The beginner’s guide to CBD
Welcome to the dizzying world of CBD – one of beauty products and beer, of science and head-spinning jargon. Let’s wade through the basics, so you can make an educated choice when picking your first CBD product.
A quick note on the legalities…
If you’ve been on social media over the past five or so years, you’ll likely have noticed how many people are claiming that CBD is helping them in one way or another. You might have read about CBD and seizures, chronic health conditions and anxiety. Yet despite this, CBD sellers and manufacturers ARE NOT allowed to make any medical claims. At all.
As a CBD consumer, it pays to do plenty of research. Here are some links to the most recent and ground-breaking studies into CBD (although a lot more work is required to firm up our understanding of CBD potential).
What is CBD?
CBD is short for cannabidiol, which is a chemical compound of the cannabis plant.
CBD DOES NOT make you high. It is Tetrahydrocannabinol (THC) that does that – another compound of the cannabis plant. In the UK, products are required to have less than 0.2% THC to be legal.
Across the Atlantic in the U.S., medicinal cannabis falls into one of three categories:
- Type 1 (THC-dominant) – High THC, low CBD (famously intoxicating cannabis varietals)
- Type 2 (THC & CBD) – Mixed THC and CBD cultivars (intoxicating, but not as edgy as THC-dominant varietals)
- Type 3 (CBD-dominant) – High CBD, low THC (non-euphoric marijuana or hemp)
In the U.K., products *should* fall into the third category. We say should, as a recent report found that all too many products weren’t what they proclaimed to be. Some contained too much THC, while others contained no CBD at all.
So this makes for lesson number one – always buy your CBD from a reputable source, and be sure that the products are third-party tested.
Introducing your endocannabinoid System
The endocannabinoid system (ECS) is a complex cell-signalling system found throughout the body. It regulates many essential body functions including sleep, appetite, mood, pain, memory, and more. This system was only discovered in the 1990s, so scientists are still only in the early stages of learning about it.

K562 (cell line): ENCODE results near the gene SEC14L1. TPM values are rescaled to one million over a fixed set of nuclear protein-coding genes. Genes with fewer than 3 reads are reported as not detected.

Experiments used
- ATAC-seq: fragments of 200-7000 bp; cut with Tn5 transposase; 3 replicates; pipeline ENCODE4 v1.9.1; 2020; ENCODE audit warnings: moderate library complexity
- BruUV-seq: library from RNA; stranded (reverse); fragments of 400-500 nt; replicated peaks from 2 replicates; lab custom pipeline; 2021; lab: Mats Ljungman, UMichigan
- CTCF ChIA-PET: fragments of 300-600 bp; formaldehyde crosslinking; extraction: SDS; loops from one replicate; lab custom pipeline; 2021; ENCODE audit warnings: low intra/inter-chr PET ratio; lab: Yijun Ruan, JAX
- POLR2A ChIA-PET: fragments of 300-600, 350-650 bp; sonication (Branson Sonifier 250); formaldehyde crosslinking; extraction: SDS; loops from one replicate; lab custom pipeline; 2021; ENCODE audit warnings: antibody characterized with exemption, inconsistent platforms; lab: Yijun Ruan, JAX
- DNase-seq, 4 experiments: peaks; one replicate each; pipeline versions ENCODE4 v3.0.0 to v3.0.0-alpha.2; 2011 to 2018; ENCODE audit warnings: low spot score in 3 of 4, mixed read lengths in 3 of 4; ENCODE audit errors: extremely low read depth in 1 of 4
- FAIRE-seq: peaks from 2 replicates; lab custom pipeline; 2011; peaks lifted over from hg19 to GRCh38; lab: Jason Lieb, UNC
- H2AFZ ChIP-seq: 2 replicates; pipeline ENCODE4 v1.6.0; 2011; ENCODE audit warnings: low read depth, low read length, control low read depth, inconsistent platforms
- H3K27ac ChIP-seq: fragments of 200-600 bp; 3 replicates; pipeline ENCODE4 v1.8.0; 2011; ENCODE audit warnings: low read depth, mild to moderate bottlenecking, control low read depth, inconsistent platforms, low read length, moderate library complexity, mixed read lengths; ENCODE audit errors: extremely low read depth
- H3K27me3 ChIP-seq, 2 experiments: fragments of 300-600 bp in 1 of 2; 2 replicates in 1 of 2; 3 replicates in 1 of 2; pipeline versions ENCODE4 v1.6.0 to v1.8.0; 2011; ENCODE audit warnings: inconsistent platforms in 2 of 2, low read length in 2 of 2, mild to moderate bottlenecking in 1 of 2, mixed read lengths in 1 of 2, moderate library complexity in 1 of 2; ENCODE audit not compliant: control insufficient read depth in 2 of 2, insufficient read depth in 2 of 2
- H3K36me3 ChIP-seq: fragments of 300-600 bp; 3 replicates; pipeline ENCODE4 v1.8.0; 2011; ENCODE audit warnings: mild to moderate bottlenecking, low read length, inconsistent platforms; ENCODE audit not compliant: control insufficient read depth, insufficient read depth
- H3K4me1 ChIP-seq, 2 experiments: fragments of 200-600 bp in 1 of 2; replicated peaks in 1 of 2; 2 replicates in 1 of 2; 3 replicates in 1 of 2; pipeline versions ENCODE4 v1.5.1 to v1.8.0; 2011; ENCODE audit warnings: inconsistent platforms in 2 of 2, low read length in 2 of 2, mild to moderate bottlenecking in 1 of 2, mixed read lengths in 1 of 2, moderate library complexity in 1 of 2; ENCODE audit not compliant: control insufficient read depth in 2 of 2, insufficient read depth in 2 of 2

Endocannabinoids help your body to run as it should. So far we’ve identified two key endocannabinoids:
- anandamide (AEA)
- 2-arachidonoylglyerol (2-AG)
These endocannabinoids can bind to two types of receptors that are also found throughout the body:
- CB1 receptors – mostly found in the central nervous system
- CB2 receptors mostly found in the peripheral nervous system, especially in immune cells
When endocannabinoids bind to these receptors, your ECS system is told it needs to take action. For example, it might be told that there’s an injury site that is inflamed.
The link between CBD and the endocannabinoid system
The relationship between CBD and the endocannabinoid system is still being explored, but some believe that CBD helps to protect endocannabinoids from being broken down. In turn, this means that they can be more effective. An alternative school of thought is that CBD binds to a receptor that is yet to be discovered.
Now with that in mind, what strength should your CBD be?
To discover your ideal CBD dosage you may need to experiment a little. Generally speaking however, most users of CBD find that between 10 to 20mg taken once to twice a day is sufficient (although some take as little as 1 to 3mg every 12 hours).